Microsoft SharePoint

Notes on "WSS in Business", with Gary Payne

Gary is presenting the second SharePoint User Group meeting in Christchurch. He’s been working with SharePoint for 7 years or so, both here and in the UK. There will be a few content slides, and then into the demo. There’s about 15 people here.

On WSS The free version in 2001 was called “Team Services” and was based on a different infrastructure to the Portal Server 2001 product. With the 2007 release, the integration is much better, and WSS (the free version) is extensively leveraged by SharePoint Server 2007.

On licensing, WSS is free for internal usage. For external usage, there is a licensing cost.

The Installation Process Click a couple of options and you are done. Gary recommends not doing a Basic install, but instead going for the Advanced install option (which permits the use of SQL Server, rather than going for the default MSDE).

There are some terms to get used to: a farm (a collection of servers to host SharePoint), Web Applications (overall management, eg, Central Admin), Site Collections (a collection of sites, eg, one for marketing, one for IT, etc), Sites (eg, team sites, wiki), Lists (that contain data).

Out of the box WSS delivers a few templates for building sites, and Microsoft offers another 40 free templates to download and try out.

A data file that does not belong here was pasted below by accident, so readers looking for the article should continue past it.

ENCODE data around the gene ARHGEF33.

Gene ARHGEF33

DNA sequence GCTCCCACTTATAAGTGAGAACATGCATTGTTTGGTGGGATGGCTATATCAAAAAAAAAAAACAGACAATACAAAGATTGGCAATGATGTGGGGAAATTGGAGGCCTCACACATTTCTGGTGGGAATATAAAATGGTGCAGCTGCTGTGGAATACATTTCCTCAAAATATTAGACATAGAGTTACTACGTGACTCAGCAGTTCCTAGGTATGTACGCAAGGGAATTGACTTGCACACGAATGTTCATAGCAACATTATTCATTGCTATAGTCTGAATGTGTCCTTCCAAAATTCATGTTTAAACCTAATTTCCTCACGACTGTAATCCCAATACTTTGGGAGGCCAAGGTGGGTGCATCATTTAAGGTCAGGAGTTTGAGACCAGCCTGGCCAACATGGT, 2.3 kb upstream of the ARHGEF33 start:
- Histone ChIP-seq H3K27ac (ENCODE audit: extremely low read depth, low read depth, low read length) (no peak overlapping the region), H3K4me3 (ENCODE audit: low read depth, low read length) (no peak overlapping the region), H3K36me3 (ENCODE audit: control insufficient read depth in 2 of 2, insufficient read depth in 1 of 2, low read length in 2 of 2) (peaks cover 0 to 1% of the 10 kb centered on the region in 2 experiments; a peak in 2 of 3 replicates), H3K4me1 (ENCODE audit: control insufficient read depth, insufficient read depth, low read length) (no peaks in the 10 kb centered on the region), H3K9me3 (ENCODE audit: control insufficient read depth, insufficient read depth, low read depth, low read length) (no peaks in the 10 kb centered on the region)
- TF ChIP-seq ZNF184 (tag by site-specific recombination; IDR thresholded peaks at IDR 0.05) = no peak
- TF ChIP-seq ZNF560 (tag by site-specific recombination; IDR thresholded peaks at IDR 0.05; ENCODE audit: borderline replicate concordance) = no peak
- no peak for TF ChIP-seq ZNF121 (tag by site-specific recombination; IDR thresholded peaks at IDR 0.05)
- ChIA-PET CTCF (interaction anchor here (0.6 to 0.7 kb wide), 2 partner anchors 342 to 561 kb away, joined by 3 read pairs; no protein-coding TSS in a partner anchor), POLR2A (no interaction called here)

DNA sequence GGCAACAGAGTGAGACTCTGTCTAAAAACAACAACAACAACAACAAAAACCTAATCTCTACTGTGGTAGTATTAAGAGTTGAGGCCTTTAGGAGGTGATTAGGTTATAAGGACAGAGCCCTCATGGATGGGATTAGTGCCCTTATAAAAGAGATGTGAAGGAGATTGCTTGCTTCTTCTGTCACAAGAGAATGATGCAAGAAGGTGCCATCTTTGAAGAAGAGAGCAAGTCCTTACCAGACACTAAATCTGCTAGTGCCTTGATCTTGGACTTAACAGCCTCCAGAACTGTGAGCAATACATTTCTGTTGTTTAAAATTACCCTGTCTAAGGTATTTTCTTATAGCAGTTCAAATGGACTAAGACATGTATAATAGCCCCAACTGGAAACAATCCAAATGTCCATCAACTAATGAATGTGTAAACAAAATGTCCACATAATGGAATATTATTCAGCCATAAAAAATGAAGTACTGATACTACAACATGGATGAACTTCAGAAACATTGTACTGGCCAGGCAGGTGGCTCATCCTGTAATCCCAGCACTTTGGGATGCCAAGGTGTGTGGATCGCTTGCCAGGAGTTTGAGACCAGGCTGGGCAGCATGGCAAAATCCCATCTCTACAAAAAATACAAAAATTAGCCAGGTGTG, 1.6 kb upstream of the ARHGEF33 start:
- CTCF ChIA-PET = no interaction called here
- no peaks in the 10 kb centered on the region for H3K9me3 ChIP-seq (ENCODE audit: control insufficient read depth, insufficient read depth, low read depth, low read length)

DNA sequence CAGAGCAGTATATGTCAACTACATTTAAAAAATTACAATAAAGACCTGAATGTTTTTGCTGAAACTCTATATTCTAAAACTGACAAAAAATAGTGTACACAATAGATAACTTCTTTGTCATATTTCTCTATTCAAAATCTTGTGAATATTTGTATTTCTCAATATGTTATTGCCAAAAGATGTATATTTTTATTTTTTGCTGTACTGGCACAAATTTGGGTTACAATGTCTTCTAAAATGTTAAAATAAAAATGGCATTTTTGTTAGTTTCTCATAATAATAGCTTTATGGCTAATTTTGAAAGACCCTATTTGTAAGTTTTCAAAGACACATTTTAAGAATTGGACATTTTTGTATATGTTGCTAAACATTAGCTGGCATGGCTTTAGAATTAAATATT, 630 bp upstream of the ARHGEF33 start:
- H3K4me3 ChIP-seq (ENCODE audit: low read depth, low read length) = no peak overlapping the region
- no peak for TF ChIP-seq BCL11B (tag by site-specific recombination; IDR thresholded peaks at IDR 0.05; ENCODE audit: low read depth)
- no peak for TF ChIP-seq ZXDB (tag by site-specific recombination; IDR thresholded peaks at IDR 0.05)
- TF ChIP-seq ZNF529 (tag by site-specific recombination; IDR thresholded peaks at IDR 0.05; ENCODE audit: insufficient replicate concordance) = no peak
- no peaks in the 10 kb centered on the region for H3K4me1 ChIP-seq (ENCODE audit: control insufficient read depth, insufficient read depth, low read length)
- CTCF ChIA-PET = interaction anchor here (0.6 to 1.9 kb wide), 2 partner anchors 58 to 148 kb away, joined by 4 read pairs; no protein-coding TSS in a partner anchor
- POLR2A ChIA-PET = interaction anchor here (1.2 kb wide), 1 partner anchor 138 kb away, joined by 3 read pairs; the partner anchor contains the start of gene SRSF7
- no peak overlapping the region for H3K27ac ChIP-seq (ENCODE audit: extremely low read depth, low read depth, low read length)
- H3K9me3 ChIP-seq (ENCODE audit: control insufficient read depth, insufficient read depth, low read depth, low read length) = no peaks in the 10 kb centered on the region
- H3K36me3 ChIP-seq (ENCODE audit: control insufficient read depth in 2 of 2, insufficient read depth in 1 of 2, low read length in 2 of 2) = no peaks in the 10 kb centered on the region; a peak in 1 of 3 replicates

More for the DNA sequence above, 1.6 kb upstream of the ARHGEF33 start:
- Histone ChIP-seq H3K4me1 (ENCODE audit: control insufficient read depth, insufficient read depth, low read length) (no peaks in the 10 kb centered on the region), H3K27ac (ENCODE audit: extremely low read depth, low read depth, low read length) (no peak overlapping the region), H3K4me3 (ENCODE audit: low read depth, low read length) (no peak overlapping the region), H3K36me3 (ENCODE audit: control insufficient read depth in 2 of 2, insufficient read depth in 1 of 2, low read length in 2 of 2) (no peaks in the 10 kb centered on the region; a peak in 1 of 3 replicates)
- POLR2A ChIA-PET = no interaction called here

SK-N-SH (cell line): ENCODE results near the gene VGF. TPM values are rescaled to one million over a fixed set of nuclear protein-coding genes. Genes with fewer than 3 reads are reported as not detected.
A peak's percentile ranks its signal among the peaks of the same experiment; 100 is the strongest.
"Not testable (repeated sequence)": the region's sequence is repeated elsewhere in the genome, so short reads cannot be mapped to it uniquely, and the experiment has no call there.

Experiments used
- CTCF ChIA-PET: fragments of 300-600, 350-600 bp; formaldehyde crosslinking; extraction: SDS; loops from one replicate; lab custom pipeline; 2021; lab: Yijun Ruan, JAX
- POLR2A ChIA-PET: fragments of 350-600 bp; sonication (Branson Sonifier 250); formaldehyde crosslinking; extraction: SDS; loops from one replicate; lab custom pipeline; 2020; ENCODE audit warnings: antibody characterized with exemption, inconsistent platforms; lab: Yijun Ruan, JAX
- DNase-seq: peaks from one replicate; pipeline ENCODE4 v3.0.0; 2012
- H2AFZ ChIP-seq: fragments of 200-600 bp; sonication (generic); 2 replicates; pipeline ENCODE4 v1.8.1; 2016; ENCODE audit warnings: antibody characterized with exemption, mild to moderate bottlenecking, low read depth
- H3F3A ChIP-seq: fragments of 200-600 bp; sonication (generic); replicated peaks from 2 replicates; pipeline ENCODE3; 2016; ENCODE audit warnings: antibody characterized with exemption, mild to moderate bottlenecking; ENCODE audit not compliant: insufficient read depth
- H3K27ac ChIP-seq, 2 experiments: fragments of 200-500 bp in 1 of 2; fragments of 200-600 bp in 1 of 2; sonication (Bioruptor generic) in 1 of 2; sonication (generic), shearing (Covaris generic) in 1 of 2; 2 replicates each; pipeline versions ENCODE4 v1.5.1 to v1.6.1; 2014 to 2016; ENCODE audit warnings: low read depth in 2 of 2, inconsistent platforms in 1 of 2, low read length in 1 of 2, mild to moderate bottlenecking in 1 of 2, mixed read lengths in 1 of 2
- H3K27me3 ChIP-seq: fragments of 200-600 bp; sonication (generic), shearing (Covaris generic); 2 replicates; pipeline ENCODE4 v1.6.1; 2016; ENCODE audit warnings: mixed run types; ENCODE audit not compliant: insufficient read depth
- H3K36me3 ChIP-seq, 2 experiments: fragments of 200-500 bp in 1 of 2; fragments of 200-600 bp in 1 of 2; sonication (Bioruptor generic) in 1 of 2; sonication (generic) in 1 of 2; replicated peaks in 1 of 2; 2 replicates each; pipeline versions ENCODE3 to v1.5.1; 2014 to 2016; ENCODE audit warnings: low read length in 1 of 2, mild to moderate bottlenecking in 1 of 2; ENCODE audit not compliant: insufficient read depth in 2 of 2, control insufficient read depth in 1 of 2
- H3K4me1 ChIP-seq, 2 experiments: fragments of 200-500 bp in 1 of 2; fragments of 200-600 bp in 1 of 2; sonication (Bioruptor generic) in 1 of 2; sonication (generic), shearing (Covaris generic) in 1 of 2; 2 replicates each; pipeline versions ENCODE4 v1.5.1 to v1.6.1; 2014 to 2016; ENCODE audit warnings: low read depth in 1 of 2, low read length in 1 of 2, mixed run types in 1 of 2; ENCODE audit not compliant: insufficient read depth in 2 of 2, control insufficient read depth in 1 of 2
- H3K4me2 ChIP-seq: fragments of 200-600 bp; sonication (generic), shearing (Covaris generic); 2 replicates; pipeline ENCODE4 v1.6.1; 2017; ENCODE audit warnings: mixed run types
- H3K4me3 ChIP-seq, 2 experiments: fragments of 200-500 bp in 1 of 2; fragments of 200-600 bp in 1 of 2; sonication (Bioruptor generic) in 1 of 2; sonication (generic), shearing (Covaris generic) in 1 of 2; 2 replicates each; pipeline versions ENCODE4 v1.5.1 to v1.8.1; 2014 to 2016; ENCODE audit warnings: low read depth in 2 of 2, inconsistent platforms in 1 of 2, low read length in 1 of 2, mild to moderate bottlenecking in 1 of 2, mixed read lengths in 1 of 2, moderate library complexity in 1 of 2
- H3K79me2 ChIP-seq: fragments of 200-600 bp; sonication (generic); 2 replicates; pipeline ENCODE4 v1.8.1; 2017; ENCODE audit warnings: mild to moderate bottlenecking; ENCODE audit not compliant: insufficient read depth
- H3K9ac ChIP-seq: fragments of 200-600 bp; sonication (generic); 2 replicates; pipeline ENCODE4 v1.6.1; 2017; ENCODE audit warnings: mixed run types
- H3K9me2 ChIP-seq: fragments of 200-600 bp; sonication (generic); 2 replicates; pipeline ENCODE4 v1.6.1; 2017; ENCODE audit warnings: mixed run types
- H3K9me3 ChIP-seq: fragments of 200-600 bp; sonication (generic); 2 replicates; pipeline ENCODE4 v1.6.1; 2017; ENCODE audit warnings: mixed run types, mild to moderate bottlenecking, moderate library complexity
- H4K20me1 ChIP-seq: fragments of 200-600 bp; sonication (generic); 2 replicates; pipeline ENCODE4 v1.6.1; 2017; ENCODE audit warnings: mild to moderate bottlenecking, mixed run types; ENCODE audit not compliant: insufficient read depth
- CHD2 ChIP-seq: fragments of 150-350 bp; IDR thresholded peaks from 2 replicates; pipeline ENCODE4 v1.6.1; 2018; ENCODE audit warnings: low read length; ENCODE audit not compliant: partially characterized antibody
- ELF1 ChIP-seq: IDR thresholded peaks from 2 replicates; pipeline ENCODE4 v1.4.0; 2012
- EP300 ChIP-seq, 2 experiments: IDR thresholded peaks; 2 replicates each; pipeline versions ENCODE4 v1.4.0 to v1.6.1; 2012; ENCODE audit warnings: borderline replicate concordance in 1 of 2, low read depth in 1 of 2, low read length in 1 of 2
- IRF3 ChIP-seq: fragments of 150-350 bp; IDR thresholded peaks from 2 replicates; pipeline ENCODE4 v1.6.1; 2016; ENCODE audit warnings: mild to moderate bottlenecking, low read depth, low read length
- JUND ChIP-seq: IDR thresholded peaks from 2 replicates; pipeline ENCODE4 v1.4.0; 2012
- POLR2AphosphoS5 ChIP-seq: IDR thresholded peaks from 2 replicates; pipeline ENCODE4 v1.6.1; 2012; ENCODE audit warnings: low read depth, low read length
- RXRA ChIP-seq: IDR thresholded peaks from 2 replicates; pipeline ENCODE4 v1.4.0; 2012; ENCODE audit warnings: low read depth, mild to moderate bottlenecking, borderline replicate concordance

Gary gave a demo including: applying a site theme, creating a new list in a site, the role of site columns, content types (a grouping a fields related to a certain object; for more advanced uses, you can associate workflows with different content types), the ability to create different views of the data (Standard, Calendar, GANTT), the huge benefit of the breadcrumb trail (so you don’t get lost), the role of calculated fields for doing filtering in views (if you can use Excel formulas, you’ll be fine), adding Web Parts to other pages, for visual notification of changes, creating Web Part pages, managing documents in Document Lists (metadata, versioning, check-in and check-out), wiki sites, SharePoint Designer for making customizations to the SharePoint setup and look-n-feel, Data View web parts, workflow setup via SharePoint Designer, and more.

He also mentioned a few other ideas; (1) use SharePoint as a tool for prototyping enterprise applications (easy and cost effective for trying things out); (2) there is a lot that power users can do out of the box, and SharePoint developers can do a lot more; (3) there always needs to be a field called “Title” — don’t get rid of it; (4) “You’ll find yourself creating lots of views, but don’t worry about it”; and (5) SharePoint Designer, for “no developer required” (but you can’t do everything).

“It’s quite simple in its structure, but you can do a lot with it.”

The next seminar is on November 27, presented by Mark Orange from Intergen in Wellington.